The Constitution provides Congress with plenty of tools to hold the White House to account. So what moves does the legislative branch have left?
Source: Well, impeachment didn’t work – how else can Congress keep President Trump in check? : The Conversation
An expert on Watergate says that today’s House Republicans have taken precisely the opposite position than the GOP took in 1974 on the president’s power to withhold documents from Congress.
Source: Congressional Republicans abandon constitutional heritage and Watergate precedents in defense of Trump : The Conversation
“If we had confidence after a thorough investigation of the facts that the President of the United States did not commit obstruction of justice, we would so state. … However, we are unable to reach that judgment.”
That was special counsel Robert Mueller’s blunt conclusion about whether President Donald Trump committed obstruction of justice. It’s found early in Mueller’s report of his 22-month investigation into potentially criminal aspects of Donald Trump’s campaign and presidency.
Mueller’s full report – submitted to the Department of Justice on March 22 and published online with redactions on April 19 – highlights 10 areas in which the president may have committed obstruction of justice. I’ve read this 400-page document closely, and judging as a law professor and former elected official, I find multiple episodes that describe possible crimes.
These include: firing FBI Director James Comey, who was overseeing an investigation into possible collusion between Trump’s 2016 campaign and the Russian government; attempting to curtail the special counsel’s investigation and fire Mueller; and making statements that could have discouraged former campaign aides from testifying truthfully.
After reviewing all Mueller’s evidence, Attorney General William Barr determined that the president did not obstruct justice. But Mueller concluded that he could neither charge nor exonerate Trump, and indicated that Congress should consider the evidence.
Here’s how lawmakers will determine whether Trump committed a crime.
1. Did Trump act ‘corruptly’?
According to federal law, obstruction occurs when a person tries to impede or influence a trial, investigation or other official proceeding with threats or corrupt intent. Bribing a judge and destroying evidence are classic examples of obstruction.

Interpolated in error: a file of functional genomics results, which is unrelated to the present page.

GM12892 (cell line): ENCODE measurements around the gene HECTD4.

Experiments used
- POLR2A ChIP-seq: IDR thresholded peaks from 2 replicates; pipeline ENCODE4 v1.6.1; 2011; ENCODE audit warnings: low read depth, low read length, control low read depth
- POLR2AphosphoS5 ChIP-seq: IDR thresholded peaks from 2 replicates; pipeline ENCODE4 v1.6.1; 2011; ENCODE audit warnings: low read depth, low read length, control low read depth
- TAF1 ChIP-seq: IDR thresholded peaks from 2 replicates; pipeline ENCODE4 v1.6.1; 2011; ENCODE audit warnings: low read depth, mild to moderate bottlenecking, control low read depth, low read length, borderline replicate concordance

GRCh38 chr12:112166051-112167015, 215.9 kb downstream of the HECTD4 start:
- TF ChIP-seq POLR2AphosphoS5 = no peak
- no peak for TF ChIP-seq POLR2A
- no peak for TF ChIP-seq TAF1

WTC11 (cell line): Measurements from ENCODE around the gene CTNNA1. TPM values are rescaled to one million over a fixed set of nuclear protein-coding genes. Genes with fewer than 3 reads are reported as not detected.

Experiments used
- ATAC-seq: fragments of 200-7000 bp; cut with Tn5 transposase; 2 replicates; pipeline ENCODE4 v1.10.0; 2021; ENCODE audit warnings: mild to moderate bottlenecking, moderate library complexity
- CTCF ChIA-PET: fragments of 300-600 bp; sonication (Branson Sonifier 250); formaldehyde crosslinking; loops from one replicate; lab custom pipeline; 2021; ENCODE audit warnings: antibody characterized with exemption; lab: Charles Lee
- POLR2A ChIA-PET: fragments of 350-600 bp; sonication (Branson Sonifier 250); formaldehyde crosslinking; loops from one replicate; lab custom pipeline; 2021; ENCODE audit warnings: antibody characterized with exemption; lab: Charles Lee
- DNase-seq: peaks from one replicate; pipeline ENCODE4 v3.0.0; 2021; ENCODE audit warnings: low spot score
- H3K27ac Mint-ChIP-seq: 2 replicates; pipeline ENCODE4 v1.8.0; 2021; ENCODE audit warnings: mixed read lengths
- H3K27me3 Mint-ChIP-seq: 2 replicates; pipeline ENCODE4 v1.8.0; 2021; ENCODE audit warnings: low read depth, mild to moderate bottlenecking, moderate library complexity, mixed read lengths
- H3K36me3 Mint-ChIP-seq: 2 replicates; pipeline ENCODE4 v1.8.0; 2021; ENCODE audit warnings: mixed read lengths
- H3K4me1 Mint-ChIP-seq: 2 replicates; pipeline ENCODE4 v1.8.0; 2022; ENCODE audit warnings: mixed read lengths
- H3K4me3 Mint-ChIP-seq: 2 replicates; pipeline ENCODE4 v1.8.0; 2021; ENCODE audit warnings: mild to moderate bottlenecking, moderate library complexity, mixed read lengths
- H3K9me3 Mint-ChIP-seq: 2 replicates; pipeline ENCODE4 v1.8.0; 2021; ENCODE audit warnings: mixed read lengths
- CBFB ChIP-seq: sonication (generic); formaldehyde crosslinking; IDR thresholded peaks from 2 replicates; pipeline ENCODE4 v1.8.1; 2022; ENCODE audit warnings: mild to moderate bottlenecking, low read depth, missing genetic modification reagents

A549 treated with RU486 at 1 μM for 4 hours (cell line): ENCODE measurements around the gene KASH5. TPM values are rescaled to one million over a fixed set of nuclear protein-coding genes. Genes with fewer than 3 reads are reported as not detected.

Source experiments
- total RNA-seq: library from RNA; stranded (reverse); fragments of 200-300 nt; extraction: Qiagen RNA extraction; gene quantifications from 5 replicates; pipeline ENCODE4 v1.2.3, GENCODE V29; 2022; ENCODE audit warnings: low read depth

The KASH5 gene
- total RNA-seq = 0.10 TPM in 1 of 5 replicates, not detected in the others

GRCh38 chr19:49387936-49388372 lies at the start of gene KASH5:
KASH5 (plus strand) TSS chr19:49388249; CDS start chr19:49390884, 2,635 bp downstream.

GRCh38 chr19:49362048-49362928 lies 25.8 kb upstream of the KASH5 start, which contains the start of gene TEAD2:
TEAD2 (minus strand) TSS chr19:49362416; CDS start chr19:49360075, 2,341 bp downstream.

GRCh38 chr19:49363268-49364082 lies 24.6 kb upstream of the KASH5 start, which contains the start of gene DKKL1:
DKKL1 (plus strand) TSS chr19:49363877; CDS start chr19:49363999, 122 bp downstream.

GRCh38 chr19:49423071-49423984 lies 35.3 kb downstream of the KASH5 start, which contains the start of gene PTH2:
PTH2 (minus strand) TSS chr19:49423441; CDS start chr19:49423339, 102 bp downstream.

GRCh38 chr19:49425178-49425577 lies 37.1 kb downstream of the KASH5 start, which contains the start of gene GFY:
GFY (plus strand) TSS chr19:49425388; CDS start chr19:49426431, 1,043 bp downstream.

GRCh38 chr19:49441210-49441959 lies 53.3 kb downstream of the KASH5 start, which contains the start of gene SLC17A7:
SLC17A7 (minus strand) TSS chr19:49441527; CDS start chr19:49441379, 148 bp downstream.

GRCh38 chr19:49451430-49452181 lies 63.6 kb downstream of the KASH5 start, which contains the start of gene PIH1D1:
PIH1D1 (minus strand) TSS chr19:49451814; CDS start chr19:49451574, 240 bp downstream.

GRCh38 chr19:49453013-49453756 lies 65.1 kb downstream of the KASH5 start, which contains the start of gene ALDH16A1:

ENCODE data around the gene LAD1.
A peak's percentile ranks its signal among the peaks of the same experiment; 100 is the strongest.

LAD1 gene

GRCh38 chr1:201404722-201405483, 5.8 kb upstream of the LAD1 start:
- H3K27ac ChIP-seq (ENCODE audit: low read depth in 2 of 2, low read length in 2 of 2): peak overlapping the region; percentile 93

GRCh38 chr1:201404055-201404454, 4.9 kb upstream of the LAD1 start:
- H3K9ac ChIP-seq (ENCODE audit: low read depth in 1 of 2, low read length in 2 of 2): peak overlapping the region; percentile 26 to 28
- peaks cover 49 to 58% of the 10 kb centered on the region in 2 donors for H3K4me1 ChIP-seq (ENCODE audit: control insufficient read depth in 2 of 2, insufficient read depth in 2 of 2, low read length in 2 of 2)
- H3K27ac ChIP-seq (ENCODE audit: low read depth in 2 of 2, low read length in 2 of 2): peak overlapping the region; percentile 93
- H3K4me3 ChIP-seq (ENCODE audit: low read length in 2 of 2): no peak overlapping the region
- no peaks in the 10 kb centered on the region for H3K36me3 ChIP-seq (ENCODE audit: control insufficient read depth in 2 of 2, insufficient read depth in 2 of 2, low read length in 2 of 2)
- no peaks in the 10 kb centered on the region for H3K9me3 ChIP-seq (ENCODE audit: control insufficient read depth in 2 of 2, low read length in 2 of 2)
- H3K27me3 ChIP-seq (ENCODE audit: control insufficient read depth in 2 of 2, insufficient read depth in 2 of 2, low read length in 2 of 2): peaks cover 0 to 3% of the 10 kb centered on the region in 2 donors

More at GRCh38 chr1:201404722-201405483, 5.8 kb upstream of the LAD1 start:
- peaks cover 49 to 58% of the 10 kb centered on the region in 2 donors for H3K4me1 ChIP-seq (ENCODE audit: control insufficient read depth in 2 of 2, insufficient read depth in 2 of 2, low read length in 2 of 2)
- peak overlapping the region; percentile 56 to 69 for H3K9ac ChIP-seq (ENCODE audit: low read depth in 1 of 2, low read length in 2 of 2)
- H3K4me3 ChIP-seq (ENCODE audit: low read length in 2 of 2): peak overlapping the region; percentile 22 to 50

Source: Did Trump obstruct justice? 5 questions Congress must answer : The Conversation
One month after Robert Mueller submitted the final report on his investigation into Donald Trump, its contents have finally been made public – meaning that the Department of Justice is no longer the only one analyzing and interpreting Mueller’s findings.
Attorney General William Barr has publicly stated his belief that Mueller’s inquiry exonerates the president of criminal wrongdoing. Now, the American public will get to draw its own conclusions.
Congress, state prosecutors and district attorneys nationwide, too, are digging into the Mueller report to decide whether Mueller found evidence that Trump obstructed justice, colluded with Russia or committed any impeachable offenses. Beyond Mueller’s federal inquiry, a dozen city and state prosecutors have launched investigations into possible criminal wrongdoing by Trump, his family and his business.
As Mueller’s investigation evolves from political saga to legal analysis, here are three key threads our experts have been watching.
1. Obstruction of justice
Barr’s determination that Trump did not commit obstruction of justice differs from the conclusion Mueller drew in his own report. According to the special counsel, “while this report does not conclude that the president committed a crime, it also does not exonerate him.”
How can two people draw different conclusions from the same evidence?
Source: What happens next with the Mueller report? 3 essential reads : The Conversation